What follows is a release issued on November 29, 2004, by the National Right to Life Committee (NRLC) in Washington, D.C. For further information or documentation, call 202-626-8820 or send e-mail to Legfederal@aol.com, or go to the "Media Myths" page by clicking here.
ASSOCIATED PRESS AND OTHER MEDIA DISTORT ROE V. WADE
AND PUBLIC OPINION ON ABORTION POLICY
WASHINGTON (November 29, 2004) -- Nearly thirty-two years after the Supreme Court legalized abortion on demand, some major organs of the news media continue to misreport key elements of what the Court has done, with the Associated Press being the latest offender, the National Right to Life Committee (NRLC) charged today.
The AP reported yesterday (November 28, 2004) that in an AP-sponsored poll by Ipsos-Public Affairs (Nov. 19-21), 59 percent of respondents said they thought President Bush should nominate Supreme Court justices who would uphold Roe v. Wade, while 31 percent wanted nominees who would overturn Roe. However, these results were obtained only after respondents were first presented by the pollster with the erroneous summary that Roe v. Wade made abortion legal "in the first three months of pregnancy."
NRLC Legislative Director Douglas Johnson commented:
"It is way past time for the news media to stop distorting the real terms of Roe v. Wade. Today's AP story is another example of the news media using two forms of distortion to paint a greatly exaggerated picture of public support for the Supreme Court's abortion policy -- first by minimizing the actual scope of the Roe v. Wade ruling, and second by distorting what it would mean to 'overturn' Roe.
"The AP story used both devices. First, the AP's pollster described a mythical Roe v. Wade. Second, the interpretative story -- like countless earlier stories in major news media -- implied that overturning Roe v. Wade would be contrary to having abortion 'legal in at least some cases.'
"These distortions greatly stack the deck. The real Roe v. Wade allows absolutely no limits on reasons for abortion until nearly six months into pregnancy -- which is a policy that is supported by, at most, 20 percent of the public. Poll after poll shows that 70 to 80 percent of Americans say they favor limitations on abortion that are not permitted under the real Roe v. Wade. In order to permit these limits to be enacted, Roe v. Wade must be changed by the Supreme Court. If the Supreme Court overturned Roe v. Wade, the effect would be to allow elected lawmakers to place limits on abortion, including a ban on partial-birth abortion.
"The public deserves from the news media not the continued propagation of discredited myths, but a more candid discussion of the effects of Roe and the legal effects of changing Roe."
THE "FIRST THREE MONTHS" MYTH
In its new poll, the AP presented poll respondents with this highly misleading characterization of Roe v. Wade: "The 1973 Supreme Court ruling called Roe v. Wade made abortion in the first three months of pregnancy legal."
The real Roe decision legalized abortion for any reason up to "viability." "Viability" refers to the capacity of the baby to survive independently of the mother (with technological assistance), which is reached in the latter portion of the second trimester (about five and one-half months). Roughly ten percent of all reported abortions, or approximately 130,000 a year, occur AFTER the first three months. (The Court also required states to allow abortion for "health" reasons even AFTER "viability." The Court defined "health" to include "all factors -- physical, emotional, psychological, familial, and the woman's age -- relevant to the well-being of the patient.")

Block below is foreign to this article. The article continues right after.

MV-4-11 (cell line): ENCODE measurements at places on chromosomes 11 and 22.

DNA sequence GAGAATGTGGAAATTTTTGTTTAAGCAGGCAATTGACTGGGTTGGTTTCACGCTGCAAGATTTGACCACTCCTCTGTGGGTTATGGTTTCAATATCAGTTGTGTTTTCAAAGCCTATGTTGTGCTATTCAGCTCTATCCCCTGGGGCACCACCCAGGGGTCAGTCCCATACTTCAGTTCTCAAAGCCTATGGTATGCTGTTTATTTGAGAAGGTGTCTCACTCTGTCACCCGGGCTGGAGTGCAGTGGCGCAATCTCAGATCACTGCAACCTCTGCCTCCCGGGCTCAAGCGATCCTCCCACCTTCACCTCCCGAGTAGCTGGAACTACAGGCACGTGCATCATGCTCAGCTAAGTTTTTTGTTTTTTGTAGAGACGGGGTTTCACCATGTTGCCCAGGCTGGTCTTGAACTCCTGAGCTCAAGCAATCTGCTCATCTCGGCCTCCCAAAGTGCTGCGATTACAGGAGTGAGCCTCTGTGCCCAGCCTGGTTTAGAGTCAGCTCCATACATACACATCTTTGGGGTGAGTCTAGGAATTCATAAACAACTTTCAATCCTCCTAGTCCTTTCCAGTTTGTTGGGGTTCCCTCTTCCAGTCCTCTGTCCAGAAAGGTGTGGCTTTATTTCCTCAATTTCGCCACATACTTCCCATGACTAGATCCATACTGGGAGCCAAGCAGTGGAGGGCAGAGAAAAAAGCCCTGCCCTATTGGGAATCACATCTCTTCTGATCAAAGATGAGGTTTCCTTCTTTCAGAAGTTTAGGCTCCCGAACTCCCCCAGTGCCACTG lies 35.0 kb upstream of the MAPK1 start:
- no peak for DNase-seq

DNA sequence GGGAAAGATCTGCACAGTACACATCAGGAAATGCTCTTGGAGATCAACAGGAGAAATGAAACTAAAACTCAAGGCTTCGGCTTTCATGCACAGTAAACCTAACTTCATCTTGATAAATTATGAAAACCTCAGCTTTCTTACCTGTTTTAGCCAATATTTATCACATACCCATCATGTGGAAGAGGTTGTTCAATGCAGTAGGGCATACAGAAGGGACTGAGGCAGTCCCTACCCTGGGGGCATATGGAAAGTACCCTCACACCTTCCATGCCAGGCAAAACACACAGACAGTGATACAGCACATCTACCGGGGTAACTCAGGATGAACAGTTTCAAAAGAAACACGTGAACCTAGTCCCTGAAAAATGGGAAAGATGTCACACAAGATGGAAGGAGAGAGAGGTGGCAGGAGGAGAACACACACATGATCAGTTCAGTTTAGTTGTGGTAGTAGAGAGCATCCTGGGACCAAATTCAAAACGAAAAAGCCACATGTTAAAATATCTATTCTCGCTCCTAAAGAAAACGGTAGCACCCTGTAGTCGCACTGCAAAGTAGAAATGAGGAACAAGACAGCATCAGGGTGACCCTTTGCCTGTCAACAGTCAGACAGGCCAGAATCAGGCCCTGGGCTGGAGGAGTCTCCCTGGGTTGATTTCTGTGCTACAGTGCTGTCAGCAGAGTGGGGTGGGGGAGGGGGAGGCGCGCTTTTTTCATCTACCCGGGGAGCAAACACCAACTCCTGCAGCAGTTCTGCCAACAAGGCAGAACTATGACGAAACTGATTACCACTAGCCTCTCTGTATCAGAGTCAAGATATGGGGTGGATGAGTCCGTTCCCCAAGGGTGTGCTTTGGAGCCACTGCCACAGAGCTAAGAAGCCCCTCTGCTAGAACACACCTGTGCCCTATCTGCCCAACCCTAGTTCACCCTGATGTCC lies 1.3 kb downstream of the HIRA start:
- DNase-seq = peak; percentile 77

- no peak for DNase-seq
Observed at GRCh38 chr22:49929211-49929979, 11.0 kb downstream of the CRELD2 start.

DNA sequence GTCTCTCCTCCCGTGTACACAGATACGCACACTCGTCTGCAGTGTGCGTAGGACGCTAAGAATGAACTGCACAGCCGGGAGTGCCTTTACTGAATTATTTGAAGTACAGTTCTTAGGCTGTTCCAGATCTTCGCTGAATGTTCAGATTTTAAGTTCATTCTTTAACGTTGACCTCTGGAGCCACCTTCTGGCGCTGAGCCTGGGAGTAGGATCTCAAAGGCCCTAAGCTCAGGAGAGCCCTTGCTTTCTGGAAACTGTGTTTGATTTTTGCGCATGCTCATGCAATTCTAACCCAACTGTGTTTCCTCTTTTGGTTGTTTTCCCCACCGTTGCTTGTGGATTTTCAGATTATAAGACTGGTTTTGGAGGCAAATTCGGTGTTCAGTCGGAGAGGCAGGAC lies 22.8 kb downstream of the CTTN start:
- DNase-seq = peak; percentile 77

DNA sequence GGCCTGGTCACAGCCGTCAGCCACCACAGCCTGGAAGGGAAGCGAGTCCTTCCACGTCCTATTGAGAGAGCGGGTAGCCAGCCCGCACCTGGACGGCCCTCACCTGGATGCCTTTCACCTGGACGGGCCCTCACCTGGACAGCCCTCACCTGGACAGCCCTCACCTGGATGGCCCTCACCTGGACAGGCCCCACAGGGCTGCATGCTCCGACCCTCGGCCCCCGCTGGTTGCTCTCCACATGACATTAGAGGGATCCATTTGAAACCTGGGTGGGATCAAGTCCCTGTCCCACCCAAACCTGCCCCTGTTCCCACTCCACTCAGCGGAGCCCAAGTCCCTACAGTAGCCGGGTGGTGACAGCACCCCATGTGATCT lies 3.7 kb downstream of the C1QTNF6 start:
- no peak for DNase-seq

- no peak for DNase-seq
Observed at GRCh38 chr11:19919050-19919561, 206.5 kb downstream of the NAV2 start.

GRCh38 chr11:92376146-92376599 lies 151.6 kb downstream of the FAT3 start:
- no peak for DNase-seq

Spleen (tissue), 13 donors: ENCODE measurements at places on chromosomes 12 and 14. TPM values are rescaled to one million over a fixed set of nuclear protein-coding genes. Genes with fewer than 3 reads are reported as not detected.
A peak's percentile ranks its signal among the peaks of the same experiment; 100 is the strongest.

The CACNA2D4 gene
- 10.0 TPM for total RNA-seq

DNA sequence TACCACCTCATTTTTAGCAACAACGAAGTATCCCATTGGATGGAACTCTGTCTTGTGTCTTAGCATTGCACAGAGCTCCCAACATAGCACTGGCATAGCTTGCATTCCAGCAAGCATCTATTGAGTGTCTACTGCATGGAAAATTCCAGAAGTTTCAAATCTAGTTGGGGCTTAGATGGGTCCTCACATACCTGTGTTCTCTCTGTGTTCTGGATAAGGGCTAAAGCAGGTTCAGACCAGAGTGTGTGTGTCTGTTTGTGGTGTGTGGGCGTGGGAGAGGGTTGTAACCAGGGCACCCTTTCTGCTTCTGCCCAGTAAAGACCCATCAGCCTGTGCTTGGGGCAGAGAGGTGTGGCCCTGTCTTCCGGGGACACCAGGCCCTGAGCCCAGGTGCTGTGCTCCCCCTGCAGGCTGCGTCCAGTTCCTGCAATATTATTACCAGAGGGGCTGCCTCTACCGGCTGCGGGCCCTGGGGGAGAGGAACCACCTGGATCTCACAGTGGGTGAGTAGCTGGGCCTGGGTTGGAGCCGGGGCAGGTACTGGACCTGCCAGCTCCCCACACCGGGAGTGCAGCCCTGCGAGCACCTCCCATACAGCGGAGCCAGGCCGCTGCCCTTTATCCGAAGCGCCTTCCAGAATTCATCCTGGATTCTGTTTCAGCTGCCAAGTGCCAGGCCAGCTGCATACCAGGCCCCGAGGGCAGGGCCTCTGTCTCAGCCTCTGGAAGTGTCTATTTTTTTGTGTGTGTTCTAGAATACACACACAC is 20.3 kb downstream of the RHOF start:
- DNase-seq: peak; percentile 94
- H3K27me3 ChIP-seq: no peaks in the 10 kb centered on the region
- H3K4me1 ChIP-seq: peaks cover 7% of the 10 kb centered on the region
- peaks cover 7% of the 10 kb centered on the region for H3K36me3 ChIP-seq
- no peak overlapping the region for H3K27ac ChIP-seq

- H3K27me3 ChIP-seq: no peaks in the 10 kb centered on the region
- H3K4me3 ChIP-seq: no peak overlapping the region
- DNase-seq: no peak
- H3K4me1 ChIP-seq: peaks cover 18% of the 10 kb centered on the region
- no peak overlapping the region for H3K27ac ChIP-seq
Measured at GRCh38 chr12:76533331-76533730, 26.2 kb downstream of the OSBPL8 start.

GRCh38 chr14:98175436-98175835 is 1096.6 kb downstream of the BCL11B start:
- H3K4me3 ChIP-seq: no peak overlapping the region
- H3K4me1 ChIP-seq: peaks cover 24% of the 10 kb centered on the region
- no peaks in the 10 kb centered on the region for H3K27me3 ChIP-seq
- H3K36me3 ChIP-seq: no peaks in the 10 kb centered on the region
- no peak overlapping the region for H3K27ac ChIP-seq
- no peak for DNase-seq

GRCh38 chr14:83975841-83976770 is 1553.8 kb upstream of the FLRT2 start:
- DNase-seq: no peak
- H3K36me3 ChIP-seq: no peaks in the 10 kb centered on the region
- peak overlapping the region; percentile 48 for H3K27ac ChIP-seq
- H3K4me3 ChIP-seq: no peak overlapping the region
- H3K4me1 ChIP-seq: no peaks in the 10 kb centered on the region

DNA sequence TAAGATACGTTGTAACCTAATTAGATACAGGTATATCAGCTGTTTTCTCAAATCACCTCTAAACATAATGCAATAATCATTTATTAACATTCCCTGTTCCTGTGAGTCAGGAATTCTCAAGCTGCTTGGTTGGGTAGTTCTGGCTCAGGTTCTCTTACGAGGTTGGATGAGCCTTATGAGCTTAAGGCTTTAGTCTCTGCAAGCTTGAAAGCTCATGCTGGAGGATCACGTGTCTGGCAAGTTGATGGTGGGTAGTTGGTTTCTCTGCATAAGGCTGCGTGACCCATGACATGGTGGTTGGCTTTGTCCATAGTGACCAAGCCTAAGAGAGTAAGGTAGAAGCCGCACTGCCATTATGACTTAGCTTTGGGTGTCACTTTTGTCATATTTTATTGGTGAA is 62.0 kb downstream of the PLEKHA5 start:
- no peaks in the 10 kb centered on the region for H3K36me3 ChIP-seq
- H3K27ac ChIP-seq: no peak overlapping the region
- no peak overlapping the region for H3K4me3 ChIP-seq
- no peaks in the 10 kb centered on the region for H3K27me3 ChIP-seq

The Supreme Court itself has emphatically repudiated the "first three months" misconception again and again. For example, in the 1992 Casey ruling, the Supreme Court reaffirmed Roe v. Wade, and explicitly held that the abortion "right" applied with equal force at every point prior to "viability," adding, "We reject the trimester framework, which we do not consider to be part of the essential holding of Roe."
In the Supreme Court's most recent abortion ruling, in 2000, the Court even struck down a state ban on partial-birth abortion, which is a method used in the fifth month and later, as inconsistent with Roe v. Wade. At least 68 percent of the public favors a ban on partial-birth abortion.
Characterizing Roe as legalizing abortion "in the first three months" or "in the first trimester" was formally declared erroneous in the early 1980s by senior news executives of the Associated Press, The New York Times, and other major organs of the news media. A directive by Louis Boccardi, then executive editor of the Associated Press, dated September 4, 1981, said, "The [Roe v. Wade] decision is often misreported, even now. . . . For summary purposes, you can say the court legalized abortion in 1973. . . . Thus, it's wrong to say only that the court approved abortion in the first three months. It did that, but more." (See http://www.nrlc.org/abortion/Roe_scope_Associated_Press.pdf)